Canada is getting a lot of attention this week as she/we/it turns 150. We are challenged to define what it means to be Canadian, to rethink our symbols, and to simply embrace the word “eh”, eh.
When I was 10 years old, Canada turned 100. I thought that was really old. In an effort to broaden the horizons of the New Brunswick relatives, my Toronto aunts generously arranged for a number of the country cousins to attend Expo 67 in Montreal. Remember this ditty?:
“Come one, come all
Come one and all
To Expo ’67, Montreal”
Expo '67 Montreal
Although I only remember snippets of that trip, I’m sure my horizons were broadened. I remember elevators, escalators, Place Ville Marie, the American pavilion which was a geodesic dome, the bags of pamphlets and brochures I dragged home with me and kept in my bedroom closet until after I finished university. My aunts sublet an apartment in Montreal for the summer, and the various New Brunswick relatives stayed there over the summer months. I remember being so impressed by the words “sublet” and “apartment”, concepts so foreign to my rural experience of 10 years.
What does it mean to be Canadian in 2017? That
discussion has been all over the CBC this week. CBC---speaking of what it means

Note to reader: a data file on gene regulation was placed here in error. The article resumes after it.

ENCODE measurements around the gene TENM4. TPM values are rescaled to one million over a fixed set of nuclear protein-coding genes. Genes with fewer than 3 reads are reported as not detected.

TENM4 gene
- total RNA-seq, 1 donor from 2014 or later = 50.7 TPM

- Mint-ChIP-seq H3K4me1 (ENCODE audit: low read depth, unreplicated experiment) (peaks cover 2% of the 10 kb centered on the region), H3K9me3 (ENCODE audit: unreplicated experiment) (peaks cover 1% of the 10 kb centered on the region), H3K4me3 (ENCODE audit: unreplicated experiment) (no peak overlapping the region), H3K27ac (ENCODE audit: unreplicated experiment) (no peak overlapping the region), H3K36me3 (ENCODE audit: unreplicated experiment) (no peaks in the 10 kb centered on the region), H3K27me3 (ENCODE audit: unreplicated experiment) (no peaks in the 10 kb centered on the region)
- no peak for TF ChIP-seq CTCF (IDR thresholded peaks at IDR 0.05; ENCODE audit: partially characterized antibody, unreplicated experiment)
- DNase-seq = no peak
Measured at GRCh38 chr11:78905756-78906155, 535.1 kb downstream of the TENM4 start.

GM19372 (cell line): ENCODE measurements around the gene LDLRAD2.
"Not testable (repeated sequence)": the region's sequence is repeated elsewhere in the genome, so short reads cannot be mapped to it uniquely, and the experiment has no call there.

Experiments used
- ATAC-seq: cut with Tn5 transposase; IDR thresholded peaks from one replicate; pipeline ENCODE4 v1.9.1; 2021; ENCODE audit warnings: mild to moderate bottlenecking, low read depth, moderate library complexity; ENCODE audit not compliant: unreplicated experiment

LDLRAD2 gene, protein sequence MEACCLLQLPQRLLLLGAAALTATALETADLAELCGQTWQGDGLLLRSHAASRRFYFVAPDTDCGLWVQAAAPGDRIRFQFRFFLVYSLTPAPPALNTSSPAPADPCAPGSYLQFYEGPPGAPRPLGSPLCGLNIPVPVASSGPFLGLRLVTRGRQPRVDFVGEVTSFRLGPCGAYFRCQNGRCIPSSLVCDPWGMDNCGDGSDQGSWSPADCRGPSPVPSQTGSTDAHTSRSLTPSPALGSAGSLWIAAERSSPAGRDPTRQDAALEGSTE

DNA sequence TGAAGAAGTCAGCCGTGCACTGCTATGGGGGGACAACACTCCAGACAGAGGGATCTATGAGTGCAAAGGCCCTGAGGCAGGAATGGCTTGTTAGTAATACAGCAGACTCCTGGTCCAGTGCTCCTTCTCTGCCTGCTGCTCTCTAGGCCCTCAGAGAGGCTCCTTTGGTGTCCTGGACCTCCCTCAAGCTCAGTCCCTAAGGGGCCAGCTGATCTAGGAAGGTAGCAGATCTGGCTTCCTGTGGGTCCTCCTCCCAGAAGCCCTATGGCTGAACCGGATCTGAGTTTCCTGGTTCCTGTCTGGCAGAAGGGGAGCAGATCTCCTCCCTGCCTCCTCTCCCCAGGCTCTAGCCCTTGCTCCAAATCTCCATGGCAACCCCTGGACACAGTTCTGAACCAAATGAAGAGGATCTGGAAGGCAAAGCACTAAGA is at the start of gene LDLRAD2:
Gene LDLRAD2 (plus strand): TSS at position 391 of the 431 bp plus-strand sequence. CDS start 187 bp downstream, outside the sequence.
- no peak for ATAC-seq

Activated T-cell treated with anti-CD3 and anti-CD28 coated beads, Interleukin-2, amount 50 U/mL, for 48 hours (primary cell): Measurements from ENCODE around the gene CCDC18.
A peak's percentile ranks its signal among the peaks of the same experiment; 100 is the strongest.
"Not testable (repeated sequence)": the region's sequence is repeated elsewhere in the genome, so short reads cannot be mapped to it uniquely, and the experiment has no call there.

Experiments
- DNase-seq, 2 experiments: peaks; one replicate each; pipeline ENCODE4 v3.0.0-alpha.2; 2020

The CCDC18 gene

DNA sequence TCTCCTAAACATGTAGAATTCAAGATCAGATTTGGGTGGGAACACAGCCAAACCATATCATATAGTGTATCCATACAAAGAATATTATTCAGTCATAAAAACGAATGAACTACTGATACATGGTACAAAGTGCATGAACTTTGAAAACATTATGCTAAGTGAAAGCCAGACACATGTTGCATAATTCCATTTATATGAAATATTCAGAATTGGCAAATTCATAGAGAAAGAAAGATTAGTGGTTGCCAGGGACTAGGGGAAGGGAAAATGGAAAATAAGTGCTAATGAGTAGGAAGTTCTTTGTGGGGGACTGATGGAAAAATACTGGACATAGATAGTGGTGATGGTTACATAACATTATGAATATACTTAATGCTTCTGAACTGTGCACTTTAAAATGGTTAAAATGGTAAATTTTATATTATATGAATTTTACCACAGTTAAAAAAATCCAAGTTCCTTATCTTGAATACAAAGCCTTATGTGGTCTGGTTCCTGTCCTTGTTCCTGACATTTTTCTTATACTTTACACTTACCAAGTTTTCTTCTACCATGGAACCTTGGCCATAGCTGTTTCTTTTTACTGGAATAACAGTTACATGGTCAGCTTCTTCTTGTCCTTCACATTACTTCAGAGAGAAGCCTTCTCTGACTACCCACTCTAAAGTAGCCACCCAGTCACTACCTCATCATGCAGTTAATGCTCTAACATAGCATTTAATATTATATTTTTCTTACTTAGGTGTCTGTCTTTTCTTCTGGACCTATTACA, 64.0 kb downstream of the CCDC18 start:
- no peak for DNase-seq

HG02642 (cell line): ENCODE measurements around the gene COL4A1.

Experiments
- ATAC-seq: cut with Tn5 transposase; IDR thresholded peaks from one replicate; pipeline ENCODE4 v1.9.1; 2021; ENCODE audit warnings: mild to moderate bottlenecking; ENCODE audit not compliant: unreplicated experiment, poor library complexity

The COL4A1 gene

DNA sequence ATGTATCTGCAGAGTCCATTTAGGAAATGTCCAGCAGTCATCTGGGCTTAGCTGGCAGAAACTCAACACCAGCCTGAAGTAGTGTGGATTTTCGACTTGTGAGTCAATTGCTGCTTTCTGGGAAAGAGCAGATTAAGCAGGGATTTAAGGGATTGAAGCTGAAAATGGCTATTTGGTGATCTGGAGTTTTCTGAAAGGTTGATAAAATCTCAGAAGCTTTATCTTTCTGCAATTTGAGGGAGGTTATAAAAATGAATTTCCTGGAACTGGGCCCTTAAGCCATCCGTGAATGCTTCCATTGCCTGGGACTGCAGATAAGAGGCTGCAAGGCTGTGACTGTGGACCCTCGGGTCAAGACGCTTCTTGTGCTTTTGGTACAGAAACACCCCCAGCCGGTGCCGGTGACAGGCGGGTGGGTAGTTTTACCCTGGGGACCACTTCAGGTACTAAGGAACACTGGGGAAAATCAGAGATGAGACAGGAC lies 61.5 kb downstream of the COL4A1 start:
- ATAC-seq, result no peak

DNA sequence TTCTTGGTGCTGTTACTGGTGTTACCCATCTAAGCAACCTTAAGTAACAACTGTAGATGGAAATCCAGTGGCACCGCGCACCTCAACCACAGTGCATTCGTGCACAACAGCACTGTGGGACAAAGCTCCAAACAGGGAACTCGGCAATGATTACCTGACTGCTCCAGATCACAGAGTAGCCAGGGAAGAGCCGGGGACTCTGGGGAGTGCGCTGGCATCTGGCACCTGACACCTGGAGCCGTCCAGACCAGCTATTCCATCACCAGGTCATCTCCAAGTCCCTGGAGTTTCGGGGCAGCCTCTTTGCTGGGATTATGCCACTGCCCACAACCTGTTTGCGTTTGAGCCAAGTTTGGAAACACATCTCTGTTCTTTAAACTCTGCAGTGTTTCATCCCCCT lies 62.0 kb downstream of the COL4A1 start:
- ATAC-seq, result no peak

to be Canadian... One radio discussion I heard this morning cautiously agreed
that we should be proud of our country, but not too smug as we have some black
marks in our history that we need to atone for.
And what about those symbols? Mounties, moose, beavers, maple syrup, hockey. Do they still represent Canada? There are more Canadian adults playing golf than playing hockey, and twice as many kids play soccer than play hockey. In 2017, one in five Canadians is foreign-born, and 81% of us live in urban centres where it is unusual to meet a moose or a beaver.
That little word “eh” continues to set us apart. According to CBC, it is still widely used across the country, but is declining in use by the younger generation who replace it with “right, hey, you know, or don’t you.” It is still alive and well in my house. But I’m old. And I have a case of maple syrup in the basement of my urban home, eh.
Maple Syrup Stereotype